Flu researchers pause for thought
Here is a news release issued today, Friday, Jan. 20, by the journal Nature regarding influenza research:
The authors of two H5N1-related papers, to be published in Nature and Science respectively, today announce in those journals their decision to call a voluntary 60-day pause on research involving highly pathogenic avian influenza H5N1 viruses leading to the generation of viruses that are more transmissible in mammals.
The statement by Yoshihiro Kawaoka, Ron Fouchier and their colleagues, and co-signed by influenza researchers from around the world, outlines how experiments with live H5N1 or H5 HA reassortant viruses — already shown to be transmissible in ferrets — will halt during this time.
This decision has been made in acknowledgment of the fact that the benefits of this research need to be clearly explained, and organizations and governments around the world need time to discuss the best solutions for opportunities and challenges that arise from this work.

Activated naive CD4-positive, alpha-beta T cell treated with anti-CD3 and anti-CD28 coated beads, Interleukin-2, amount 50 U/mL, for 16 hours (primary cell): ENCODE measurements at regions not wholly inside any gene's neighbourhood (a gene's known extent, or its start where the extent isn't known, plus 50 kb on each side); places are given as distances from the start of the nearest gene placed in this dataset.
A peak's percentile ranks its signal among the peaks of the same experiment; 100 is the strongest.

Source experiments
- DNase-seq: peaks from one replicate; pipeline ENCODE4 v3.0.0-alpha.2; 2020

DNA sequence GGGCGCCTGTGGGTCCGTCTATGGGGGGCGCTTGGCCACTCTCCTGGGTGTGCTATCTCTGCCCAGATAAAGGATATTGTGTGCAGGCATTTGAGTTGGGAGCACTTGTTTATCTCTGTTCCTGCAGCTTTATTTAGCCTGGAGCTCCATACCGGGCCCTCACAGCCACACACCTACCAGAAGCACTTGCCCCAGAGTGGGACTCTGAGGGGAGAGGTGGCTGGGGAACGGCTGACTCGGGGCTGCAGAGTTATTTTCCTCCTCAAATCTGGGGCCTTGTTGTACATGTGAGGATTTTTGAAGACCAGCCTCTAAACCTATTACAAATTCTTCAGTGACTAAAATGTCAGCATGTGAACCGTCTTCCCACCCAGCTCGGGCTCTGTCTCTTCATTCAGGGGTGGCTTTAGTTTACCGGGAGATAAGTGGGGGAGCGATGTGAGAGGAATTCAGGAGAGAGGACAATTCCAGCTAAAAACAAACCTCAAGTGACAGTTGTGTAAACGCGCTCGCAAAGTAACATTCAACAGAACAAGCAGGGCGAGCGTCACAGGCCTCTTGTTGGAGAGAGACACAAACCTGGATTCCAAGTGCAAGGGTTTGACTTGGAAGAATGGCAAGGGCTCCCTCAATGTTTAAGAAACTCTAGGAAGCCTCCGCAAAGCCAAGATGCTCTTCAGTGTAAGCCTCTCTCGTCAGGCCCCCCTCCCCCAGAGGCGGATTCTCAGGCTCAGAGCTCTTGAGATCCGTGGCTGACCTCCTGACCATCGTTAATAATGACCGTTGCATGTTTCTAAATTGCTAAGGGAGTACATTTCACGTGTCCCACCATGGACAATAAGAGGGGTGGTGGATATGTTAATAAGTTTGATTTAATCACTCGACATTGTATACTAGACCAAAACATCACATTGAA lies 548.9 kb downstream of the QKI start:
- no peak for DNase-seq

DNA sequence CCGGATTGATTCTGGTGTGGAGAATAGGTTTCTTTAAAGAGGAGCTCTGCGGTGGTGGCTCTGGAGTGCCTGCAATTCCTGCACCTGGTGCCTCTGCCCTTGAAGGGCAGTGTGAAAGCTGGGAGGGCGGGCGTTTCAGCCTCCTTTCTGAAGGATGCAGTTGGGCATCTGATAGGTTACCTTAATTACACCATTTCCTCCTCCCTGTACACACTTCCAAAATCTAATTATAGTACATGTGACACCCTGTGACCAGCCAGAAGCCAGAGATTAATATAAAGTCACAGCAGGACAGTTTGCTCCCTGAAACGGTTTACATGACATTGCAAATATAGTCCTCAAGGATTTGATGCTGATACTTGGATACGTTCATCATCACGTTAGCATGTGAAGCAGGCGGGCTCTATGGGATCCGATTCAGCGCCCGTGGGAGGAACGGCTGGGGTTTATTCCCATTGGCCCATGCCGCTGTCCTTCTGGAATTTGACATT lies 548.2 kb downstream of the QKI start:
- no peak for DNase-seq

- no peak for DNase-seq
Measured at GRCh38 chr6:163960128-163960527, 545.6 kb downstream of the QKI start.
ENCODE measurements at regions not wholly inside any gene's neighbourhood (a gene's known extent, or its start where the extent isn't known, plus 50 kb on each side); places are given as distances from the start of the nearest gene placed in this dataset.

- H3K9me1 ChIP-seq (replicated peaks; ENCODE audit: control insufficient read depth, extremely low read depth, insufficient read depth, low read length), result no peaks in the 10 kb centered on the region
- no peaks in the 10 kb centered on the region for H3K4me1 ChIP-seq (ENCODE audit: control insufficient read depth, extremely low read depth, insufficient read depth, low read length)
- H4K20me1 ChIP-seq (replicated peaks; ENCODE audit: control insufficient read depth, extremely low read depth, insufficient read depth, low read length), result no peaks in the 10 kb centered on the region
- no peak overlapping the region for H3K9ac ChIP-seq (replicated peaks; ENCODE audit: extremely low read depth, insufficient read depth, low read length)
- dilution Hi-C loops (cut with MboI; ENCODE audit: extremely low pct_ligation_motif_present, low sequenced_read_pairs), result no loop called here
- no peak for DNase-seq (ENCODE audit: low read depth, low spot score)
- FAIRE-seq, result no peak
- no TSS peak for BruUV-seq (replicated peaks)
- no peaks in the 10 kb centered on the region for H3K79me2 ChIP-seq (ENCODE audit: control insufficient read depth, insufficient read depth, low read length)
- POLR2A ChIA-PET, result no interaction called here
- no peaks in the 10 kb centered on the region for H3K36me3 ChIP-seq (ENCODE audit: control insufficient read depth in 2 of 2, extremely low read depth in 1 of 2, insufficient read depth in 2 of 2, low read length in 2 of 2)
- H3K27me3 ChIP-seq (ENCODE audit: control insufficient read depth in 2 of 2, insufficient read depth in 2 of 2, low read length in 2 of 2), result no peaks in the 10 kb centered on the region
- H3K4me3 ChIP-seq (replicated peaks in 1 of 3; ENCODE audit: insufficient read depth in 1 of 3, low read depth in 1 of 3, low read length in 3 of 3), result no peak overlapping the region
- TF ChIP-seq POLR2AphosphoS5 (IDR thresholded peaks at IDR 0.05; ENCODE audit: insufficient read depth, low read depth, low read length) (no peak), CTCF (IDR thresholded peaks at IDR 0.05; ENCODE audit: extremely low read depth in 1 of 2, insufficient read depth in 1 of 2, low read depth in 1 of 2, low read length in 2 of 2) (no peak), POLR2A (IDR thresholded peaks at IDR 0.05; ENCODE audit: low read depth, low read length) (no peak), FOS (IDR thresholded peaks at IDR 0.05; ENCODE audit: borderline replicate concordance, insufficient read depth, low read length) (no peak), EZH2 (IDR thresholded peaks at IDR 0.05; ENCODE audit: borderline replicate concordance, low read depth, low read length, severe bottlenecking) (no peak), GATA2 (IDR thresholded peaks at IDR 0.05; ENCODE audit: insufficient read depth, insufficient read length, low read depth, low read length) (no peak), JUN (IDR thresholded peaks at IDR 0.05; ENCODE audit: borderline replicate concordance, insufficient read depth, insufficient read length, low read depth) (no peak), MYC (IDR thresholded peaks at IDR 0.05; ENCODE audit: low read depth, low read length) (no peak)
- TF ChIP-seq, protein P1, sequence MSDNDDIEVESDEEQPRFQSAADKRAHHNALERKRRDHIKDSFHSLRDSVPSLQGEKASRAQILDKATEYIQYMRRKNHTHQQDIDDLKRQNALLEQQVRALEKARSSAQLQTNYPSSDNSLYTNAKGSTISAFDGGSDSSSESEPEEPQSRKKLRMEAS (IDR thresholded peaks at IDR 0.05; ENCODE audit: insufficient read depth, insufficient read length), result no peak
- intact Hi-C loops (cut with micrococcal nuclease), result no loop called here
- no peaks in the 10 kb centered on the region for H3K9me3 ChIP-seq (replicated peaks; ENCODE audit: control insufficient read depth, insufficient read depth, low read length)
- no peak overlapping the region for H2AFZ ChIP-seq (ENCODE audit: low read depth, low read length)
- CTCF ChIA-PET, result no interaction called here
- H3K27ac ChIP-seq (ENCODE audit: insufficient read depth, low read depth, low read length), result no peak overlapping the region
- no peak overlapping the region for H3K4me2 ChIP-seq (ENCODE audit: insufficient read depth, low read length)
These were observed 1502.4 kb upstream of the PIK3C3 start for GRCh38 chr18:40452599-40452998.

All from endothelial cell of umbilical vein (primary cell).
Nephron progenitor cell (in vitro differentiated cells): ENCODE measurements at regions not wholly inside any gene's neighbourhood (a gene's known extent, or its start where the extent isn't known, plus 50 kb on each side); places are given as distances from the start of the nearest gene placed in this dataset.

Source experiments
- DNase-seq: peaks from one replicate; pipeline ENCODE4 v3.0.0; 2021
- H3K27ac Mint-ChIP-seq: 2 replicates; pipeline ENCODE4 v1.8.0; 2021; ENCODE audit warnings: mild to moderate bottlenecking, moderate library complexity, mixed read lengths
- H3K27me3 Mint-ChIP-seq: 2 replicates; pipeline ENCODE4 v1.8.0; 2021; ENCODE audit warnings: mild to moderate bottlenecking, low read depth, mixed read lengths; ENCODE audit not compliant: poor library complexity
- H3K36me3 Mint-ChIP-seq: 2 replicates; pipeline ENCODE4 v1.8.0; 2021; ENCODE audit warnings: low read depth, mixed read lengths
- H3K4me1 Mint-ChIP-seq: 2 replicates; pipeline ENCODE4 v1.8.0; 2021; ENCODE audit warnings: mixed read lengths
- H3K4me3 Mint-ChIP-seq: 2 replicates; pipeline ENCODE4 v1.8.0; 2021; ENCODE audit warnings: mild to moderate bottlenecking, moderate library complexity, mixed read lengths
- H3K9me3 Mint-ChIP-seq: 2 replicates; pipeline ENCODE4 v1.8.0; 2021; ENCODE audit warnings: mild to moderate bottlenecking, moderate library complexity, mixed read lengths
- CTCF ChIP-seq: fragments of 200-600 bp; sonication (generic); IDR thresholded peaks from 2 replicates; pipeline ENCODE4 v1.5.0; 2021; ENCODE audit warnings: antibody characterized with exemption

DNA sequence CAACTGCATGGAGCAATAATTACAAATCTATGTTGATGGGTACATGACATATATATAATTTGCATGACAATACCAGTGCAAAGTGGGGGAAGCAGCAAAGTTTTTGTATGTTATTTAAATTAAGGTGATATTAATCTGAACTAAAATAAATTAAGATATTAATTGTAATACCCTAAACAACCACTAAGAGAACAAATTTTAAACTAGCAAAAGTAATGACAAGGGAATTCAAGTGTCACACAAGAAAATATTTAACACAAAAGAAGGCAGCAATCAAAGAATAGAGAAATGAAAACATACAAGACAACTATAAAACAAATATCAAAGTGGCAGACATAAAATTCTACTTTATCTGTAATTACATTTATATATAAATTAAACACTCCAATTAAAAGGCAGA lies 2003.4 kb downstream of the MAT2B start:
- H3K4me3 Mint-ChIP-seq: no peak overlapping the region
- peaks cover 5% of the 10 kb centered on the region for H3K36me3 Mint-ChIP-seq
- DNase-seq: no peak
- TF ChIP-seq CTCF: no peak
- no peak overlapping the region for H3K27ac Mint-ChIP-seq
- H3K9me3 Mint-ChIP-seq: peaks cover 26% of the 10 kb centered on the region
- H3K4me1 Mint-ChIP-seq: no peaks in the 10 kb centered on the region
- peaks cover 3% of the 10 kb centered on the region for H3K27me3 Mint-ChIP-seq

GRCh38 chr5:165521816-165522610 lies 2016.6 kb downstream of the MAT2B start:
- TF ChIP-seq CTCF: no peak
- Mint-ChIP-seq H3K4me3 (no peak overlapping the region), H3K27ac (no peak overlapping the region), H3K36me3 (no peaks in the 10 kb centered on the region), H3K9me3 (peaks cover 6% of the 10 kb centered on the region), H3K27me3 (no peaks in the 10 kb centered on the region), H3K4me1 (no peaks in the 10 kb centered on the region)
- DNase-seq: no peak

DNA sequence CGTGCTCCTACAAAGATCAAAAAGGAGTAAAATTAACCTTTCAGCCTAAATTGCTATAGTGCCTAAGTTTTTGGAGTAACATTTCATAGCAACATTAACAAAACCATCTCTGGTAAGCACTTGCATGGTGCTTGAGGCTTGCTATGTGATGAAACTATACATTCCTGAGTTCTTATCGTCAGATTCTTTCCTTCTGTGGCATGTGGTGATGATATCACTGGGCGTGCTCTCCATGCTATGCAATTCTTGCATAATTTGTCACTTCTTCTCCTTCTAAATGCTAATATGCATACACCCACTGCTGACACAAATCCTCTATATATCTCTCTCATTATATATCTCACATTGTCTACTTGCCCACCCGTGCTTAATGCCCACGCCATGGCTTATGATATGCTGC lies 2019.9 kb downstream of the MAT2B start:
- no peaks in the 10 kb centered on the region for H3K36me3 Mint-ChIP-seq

The scientists recognize that despite the positive public-health benefits that the currently unpublished work seeks to provide, a perceived fear that the ferret-transmissible H5 HA viruses may escape from the laboratories has generated intense debate in the media on the benefits and potential harm of this research.
The researchers wish to reassure the public that these experiments have been conducted in such a way that minimizes any risk of accidental release, and they say that whether ferret-adapted influenza viruses can be transmitted from human to human cannot be tested.
Elsewhere, in a Nature News story, Declan Butler explores the implications of today’s announcement.
A copy of the full original statement from scientists can be viewed on the Nature press site. Declan Butler’s article is available here.
For more information, please contact:
Yoshihiro Kawaoka (University of Tokyo, Japan; and University of Wisconsin–Madison, WI, USA)
Please note Yoshihiro Kawaoka is traveling and email is the best contact for him.
Ruth Francis, Rachel Twinn or Neda Afsarmanesh in the Nature Press Office:
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